Hey Bill Nye! What Technology Can We Expect to Have 50 Years From Now?
If we could jump 50 years into the future, what will our world look like? Flying cars? Hologram phones? Bill Nye sees two technological paths ahead – and we're in the fork between them at this very moment.
Bill Nye, scientist, engineer, comedian, author, and inventor, is a man with a mission: to help foster a scientifically literate society, to help people everywhere understand and appreciate the science that makes our world work. Making science entertaining and accessible is something Bill has been doing most of his life.
In Seattle Nye began to combine his love of science with his flair for comedy, when he won the Steve Martin look-alike contest and developed dual careers as an engineer by day and a stand-up comic by night. Nye then quit his day engineering day job and made the transition to a night job as a comedy writer and performer on Seattle’s home-grown ensemble comedy show “Almost Live.” This is where “Bill Nye the Science Guy®” was born. The show appeared before Saturday Night Live and later on Comedy Central, originating at KING-TV, Seattle’s NBC affiliate.
While working on the Science Guy show, Nye won seven national Emmy Awards for writing, performing, and producing. The show won 18 Emmys in five years. In between creating the shows, he wrote five children’s books about science, including his latest title, “Bill Nye’s Great Big Book of Tiny Germs.”
Nye is the host of three currently-running television series. “The 100 Greatest Discoveries” airs on the Science Channel. “The Eyes of Nye” airs on PBS stations across the country.
Bill’s latest project is hosting a show on Planet Green called “Stuff Happens.” It’s about environmentally responsible choices that consumers can make as they go about their day and their shopping. Also, you’ll see Nye in his good-natured rivalry with his neighbor Ed Begley. They compete to see who can save the most energy and produce the smallest carbon footprint. Nye has 4,000 watts of solar power and a solar-boosted hot water system. There’s also the low water use garden and underground watering system. It’s fun for him; he’s an engineer with an energy conservation hobby.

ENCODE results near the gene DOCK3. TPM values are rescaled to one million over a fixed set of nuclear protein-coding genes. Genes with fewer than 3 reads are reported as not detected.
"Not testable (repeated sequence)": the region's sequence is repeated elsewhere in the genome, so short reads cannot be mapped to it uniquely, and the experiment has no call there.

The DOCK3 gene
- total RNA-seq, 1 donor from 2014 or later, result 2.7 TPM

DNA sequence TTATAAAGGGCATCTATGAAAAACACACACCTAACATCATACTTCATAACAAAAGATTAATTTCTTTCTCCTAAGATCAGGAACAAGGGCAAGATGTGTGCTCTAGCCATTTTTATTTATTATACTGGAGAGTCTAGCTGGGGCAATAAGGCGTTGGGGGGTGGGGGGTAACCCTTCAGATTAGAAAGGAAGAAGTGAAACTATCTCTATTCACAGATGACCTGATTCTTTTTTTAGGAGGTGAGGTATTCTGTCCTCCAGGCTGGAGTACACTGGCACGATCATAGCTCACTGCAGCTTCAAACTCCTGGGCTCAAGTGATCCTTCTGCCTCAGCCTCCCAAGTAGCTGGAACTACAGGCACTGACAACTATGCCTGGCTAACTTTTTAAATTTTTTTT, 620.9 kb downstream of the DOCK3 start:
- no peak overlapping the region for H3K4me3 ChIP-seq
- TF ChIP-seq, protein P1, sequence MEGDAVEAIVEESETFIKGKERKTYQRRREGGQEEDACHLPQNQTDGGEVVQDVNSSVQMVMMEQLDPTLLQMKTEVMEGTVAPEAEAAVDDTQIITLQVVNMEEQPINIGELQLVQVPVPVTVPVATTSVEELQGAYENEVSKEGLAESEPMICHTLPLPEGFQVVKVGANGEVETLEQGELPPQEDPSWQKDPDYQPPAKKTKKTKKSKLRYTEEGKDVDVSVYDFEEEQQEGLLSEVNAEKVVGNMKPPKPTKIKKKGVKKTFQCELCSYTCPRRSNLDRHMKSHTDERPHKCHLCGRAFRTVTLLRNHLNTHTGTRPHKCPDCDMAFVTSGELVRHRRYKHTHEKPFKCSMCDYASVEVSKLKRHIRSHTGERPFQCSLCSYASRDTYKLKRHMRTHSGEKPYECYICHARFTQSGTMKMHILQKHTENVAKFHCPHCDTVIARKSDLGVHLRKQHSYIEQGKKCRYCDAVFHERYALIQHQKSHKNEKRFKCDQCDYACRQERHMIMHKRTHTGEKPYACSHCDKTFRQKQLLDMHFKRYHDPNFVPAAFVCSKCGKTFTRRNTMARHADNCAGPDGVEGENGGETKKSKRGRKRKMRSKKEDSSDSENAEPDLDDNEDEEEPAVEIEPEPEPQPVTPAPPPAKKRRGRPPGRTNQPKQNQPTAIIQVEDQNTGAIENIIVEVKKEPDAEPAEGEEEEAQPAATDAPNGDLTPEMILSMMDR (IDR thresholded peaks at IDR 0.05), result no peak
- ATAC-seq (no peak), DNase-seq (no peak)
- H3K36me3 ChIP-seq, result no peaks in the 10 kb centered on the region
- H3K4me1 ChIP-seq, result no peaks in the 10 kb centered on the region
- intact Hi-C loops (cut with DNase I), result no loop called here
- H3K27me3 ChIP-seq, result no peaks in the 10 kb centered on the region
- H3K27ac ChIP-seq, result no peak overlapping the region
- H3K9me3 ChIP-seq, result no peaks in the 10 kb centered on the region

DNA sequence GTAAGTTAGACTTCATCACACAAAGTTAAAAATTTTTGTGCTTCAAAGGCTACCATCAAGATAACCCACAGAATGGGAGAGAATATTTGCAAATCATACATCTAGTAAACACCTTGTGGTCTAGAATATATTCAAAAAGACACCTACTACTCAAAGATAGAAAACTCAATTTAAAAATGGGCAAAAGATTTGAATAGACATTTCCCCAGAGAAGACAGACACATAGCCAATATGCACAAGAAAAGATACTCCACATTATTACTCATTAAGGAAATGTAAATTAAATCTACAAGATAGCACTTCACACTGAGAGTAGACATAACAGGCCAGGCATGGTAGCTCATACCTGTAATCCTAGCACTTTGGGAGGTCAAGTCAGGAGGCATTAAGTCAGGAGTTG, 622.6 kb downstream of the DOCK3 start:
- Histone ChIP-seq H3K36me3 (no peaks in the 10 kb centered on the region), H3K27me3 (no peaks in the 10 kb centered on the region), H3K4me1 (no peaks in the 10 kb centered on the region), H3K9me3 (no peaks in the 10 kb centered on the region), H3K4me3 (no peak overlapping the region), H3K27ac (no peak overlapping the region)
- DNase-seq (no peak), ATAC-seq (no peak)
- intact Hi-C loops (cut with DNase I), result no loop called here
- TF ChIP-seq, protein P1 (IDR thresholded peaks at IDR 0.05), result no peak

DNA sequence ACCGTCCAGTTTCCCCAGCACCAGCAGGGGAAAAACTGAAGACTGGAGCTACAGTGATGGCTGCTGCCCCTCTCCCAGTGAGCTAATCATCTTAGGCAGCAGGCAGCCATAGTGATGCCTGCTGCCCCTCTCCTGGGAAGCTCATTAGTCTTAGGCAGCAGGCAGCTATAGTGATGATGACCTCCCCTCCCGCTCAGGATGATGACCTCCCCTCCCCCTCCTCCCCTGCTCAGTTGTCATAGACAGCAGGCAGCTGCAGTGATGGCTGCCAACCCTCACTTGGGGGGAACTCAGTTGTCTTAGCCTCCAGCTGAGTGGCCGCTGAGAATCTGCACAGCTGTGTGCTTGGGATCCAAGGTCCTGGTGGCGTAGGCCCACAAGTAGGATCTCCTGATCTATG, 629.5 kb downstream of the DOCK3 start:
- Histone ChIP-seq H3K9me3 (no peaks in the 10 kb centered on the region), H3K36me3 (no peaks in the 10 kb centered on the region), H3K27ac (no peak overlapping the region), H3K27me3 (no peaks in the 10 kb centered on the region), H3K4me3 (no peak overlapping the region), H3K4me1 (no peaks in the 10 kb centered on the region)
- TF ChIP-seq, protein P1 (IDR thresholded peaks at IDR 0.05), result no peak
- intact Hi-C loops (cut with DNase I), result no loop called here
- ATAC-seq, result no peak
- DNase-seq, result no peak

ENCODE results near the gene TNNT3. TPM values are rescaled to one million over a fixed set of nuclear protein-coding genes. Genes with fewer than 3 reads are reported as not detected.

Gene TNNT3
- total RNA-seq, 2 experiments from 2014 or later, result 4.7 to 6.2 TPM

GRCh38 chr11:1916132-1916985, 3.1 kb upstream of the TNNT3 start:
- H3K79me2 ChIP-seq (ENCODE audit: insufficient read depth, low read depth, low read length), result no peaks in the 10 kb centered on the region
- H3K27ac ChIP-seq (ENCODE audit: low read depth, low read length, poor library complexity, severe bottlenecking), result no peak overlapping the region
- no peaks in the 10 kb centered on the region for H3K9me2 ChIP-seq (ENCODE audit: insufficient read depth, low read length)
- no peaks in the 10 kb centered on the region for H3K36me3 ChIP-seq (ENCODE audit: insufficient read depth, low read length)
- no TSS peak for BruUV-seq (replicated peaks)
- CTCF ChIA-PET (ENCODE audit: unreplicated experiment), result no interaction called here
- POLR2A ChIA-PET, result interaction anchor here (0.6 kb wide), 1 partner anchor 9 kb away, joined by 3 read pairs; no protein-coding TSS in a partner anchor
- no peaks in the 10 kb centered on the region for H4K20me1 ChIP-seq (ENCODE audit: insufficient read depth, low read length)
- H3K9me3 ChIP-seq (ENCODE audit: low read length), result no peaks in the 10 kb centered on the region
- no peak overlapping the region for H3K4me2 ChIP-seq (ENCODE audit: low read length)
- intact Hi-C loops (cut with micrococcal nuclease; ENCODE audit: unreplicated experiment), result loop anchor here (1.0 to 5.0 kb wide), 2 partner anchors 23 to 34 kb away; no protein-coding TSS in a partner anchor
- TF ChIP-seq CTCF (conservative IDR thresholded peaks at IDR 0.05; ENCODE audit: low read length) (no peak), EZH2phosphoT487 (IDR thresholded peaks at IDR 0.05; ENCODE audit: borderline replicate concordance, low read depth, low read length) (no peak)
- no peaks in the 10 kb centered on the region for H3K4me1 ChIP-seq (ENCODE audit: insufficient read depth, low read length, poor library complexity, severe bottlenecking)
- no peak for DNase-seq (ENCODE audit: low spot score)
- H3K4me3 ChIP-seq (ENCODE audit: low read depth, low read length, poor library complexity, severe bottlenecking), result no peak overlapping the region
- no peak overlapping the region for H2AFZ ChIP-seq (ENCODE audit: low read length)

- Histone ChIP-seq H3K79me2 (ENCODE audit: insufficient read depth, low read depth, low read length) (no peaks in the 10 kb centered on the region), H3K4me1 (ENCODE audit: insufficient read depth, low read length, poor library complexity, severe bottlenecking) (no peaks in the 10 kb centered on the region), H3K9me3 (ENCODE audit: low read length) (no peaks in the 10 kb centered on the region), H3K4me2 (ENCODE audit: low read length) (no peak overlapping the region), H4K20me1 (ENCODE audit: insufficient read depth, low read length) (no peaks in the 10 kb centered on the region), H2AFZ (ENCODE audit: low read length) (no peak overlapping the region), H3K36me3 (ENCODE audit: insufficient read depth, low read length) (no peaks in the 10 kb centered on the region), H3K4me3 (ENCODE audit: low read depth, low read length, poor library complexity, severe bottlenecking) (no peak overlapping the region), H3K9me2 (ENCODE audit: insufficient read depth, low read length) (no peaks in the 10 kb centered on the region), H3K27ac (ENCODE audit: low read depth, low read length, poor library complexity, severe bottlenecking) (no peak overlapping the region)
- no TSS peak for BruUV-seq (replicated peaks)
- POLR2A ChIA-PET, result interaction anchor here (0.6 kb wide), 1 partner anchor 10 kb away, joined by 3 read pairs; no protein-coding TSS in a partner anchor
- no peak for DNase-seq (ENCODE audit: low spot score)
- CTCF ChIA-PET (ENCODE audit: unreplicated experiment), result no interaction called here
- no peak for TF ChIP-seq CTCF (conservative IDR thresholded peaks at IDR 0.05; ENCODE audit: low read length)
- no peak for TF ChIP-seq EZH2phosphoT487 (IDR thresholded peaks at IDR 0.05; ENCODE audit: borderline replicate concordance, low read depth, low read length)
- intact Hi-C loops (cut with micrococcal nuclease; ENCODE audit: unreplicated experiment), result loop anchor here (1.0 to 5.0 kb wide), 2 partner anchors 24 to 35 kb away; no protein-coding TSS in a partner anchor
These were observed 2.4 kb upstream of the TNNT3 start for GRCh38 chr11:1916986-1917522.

Nye is currently the Executive Director of The Planetary Society, the world’s largest space interest organization.
Sailmen: Hey Bill. My name is Sailmen. I'm an industrial engineering student at the University of Miami. I was wondering if you could describe how you think the world is going to look technologically and socially in say 50 or 60 years? I'm pretty sure people 50 years ago didn't really imagine us having drones or taking pictures or videos or stuff like that. So can you give us an idea of what you think the world is going to be like in 50 years? Thank you.
Bill Nye: Sailmen, first of all I have no idea. Second, I'll give you some thoughts. I very much hope we're at a turning point, we're at a crossroads, we're at a fork in the road. I very much hope in the next 50 years virtually all of our electricity, let's just start with 80 percent of our electricity, is made renewably from wind and solar, some geothermal, some tidal energy and we run the whole place renewalably. That would be fantastic. This next thing isn't that hard to predict. There will be very few human-driven cars. Most automobiles in 50 years will be automatic, will be driverless. In the same way you get on a train at the airport and you go from one terminal to another, you trust that train to do that, it stays on the track. It just isn't that far from now to have cars that drive themselves, especially in big cities. I'm very hopeful that the cars will almost entirely be electric. There will be very few fuel-powered cars in 50 years. That's a tough prediction.